Yes, as many have hypothesized for a long time, there is plenty of conclusive evidence that breast cancer is linked to things in our everyday environments.
The Breast Cancer Fund’s State of the Evidence 2010 report recently came out. Among other things, it discusses “the scientific evidence linking exposures to chemicals and radiation in our everyday environments to increased breast cancer risk.”
As Shannon Coughlin of the Breast Cancer Fund wrote in an email to me:
It catalogues the growing evidence linking breast cancer to, among other factors, synthetic hormones in pharmaceuticals, cosmetics and meat; pesticides in food; solvents in household cleaning products; BPA in food containers; flame retardants in furniture; and radiation from medical treatments. The report also highlights impacts on the most vulnerable populations (including infants, pregnant women, African-American women and workers), and outlines the policy initiatives required to develop a national breast cancer prevention plan.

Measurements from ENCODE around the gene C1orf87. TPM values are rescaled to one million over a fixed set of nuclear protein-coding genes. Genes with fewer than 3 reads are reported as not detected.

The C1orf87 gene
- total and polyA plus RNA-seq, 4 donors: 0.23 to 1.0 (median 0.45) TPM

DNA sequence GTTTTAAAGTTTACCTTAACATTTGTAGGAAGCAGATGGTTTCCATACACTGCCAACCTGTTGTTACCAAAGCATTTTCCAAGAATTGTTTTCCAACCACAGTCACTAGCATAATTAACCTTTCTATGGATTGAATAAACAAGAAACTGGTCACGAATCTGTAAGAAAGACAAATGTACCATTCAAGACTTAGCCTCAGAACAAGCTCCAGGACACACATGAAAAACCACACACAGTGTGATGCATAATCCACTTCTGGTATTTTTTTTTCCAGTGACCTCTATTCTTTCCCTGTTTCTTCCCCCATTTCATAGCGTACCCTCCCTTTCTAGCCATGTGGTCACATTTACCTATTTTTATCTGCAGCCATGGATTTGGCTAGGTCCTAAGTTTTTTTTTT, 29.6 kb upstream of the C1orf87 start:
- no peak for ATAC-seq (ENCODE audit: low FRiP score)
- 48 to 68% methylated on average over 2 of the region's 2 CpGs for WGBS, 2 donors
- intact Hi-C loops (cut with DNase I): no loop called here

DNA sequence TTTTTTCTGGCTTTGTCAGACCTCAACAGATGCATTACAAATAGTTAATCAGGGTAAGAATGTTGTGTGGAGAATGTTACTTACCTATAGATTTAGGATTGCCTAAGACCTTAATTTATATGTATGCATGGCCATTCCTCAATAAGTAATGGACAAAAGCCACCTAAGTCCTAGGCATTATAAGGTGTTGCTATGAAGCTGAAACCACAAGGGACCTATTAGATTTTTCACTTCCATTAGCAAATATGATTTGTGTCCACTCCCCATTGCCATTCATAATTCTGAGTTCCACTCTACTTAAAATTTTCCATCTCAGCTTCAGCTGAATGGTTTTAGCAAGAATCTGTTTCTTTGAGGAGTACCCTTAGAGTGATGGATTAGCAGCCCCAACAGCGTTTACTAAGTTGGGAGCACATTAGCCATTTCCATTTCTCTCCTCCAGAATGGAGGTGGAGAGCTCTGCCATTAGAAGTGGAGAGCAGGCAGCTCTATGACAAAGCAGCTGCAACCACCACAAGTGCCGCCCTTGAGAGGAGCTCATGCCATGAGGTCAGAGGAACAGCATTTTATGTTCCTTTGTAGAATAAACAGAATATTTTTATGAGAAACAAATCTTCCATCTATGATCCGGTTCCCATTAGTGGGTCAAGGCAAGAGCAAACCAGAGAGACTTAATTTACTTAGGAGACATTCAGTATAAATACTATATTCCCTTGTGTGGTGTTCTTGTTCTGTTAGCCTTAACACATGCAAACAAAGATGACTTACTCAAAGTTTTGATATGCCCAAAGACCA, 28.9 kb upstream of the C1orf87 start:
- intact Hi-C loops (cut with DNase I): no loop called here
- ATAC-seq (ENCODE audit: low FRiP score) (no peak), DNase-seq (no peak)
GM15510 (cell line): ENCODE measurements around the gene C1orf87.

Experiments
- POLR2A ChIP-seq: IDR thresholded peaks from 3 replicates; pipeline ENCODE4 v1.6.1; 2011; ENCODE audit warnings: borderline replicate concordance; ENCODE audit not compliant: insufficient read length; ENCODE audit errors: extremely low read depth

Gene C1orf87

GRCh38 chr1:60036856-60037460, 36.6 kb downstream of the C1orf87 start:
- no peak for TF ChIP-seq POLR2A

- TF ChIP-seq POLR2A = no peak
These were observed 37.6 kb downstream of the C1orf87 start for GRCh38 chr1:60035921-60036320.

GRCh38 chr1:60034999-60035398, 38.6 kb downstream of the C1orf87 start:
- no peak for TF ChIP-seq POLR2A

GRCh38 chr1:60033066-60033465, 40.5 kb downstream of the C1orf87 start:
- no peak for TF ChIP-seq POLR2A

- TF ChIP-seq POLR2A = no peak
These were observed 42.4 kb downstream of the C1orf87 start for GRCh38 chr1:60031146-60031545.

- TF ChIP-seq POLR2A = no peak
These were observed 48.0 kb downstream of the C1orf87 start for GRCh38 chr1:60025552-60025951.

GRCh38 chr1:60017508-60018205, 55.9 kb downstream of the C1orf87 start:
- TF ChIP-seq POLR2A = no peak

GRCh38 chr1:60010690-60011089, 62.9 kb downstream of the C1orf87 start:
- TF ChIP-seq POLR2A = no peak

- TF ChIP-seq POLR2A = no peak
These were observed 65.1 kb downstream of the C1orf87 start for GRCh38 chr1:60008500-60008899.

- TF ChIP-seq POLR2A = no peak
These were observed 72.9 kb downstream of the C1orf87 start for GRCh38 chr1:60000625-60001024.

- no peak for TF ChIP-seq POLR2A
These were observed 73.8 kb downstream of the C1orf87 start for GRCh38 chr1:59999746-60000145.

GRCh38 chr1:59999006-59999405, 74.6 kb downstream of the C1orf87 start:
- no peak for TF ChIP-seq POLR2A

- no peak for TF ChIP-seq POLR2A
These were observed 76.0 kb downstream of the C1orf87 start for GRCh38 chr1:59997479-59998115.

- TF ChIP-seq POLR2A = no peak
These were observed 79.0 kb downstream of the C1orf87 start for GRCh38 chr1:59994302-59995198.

To raise awareness about breast cancer, the fund also has a new 2.5 minute video Breast Cancer Prevention Starts With Us “that helps connect the dots between breast cancer and environmental exposures” as well as “a daily campaign running on Facebook and Twitter to share the latest science from State of the Evidence, tips, action opportunities and things people can share with family and friends.”
Check those out.
You can also read more about breast cancer’s links to the environment via the Breast Cancer Fund website.
Photo Credit: C. Regina via flickr under a CC license